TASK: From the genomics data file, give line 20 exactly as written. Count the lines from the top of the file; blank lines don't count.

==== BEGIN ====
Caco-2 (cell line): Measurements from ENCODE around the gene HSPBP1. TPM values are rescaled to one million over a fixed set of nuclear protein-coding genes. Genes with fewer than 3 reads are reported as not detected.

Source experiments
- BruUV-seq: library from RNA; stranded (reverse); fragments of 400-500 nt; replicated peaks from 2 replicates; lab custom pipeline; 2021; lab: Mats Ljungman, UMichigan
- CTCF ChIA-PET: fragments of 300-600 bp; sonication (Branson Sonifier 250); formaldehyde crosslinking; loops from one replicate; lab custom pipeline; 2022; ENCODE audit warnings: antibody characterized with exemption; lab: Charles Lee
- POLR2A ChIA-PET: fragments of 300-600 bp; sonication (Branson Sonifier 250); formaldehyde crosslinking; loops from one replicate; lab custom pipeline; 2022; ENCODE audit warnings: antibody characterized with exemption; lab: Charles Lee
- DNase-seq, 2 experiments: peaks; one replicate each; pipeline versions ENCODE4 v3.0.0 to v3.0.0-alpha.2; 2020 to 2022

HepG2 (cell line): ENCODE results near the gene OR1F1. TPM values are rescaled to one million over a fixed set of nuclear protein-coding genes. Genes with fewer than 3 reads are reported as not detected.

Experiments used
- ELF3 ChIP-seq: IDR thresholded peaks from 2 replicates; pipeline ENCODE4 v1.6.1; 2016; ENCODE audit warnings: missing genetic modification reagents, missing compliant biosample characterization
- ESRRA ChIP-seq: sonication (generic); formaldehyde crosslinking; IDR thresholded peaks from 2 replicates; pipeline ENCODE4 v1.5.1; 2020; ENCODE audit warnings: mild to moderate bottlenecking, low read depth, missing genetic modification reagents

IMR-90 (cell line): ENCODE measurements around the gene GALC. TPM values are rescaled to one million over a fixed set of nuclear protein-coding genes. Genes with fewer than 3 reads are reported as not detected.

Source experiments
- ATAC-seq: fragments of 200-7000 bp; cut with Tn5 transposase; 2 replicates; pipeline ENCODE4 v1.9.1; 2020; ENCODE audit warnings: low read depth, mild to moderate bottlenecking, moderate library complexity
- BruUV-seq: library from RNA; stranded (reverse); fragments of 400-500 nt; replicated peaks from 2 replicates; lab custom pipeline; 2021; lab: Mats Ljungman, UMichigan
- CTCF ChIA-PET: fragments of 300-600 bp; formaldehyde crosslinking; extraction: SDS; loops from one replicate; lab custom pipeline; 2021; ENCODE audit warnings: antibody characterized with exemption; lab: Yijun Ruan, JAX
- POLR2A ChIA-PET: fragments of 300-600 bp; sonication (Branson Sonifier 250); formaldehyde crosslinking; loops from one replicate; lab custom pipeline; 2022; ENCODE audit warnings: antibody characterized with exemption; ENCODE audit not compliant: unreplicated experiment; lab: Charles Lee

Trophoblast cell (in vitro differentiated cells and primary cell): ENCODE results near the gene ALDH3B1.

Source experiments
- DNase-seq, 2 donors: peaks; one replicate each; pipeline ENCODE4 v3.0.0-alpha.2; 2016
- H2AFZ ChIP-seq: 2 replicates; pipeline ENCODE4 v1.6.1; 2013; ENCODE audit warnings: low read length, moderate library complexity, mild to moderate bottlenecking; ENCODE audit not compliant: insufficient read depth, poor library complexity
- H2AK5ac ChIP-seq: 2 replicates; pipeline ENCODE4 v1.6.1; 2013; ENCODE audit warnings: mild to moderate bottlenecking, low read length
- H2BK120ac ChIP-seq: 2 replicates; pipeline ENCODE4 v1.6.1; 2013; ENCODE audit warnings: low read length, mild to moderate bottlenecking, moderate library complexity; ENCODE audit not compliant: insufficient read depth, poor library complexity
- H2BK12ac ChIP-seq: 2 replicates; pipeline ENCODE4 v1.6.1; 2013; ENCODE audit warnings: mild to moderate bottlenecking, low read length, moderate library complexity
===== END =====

- H2AFZ ChIP-seq: 2 replicates; pipeline ENCODE4 v1.6.1; 2013; ENCODE audit warnings: low read length, moderate library complexity, mild to moderate bottlenecking; ENCODE audit not compliant: insufficient read depth, poor library complexity